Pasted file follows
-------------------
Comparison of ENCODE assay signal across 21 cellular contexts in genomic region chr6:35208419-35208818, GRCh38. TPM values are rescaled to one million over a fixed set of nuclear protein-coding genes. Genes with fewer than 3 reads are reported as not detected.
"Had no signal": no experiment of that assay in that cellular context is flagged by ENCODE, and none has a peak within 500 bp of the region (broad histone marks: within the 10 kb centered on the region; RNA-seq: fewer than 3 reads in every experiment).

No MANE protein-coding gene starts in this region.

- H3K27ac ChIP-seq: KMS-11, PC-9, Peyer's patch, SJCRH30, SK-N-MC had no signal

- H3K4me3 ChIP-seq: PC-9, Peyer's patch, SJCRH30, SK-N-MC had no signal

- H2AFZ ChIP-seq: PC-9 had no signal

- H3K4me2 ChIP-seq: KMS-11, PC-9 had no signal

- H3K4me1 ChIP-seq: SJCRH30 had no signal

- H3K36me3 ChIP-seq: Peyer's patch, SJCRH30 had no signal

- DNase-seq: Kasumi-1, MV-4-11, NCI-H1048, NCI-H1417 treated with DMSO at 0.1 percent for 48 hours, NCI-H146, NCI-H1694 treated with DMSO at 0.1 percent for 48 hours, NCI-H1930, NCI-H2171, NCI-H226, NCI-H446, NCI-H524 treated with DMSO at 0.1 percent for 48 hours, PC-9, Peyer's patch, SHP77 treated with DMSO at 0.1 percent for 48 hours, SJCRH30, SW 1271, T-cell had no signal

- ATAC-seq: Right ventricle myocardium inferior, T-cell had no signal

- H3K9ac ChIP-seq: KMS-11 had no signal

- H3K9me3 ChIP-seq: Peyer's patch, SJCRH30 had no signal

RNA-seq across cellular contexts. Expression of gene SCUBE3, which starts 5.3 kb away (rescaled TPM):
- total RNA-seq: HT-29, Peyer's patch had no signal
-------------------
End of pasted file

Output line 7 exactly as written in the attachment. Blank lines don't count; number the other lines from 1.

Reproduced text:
- H3K4me2 ChIP-seq: KMS-11, PC-9 had no signal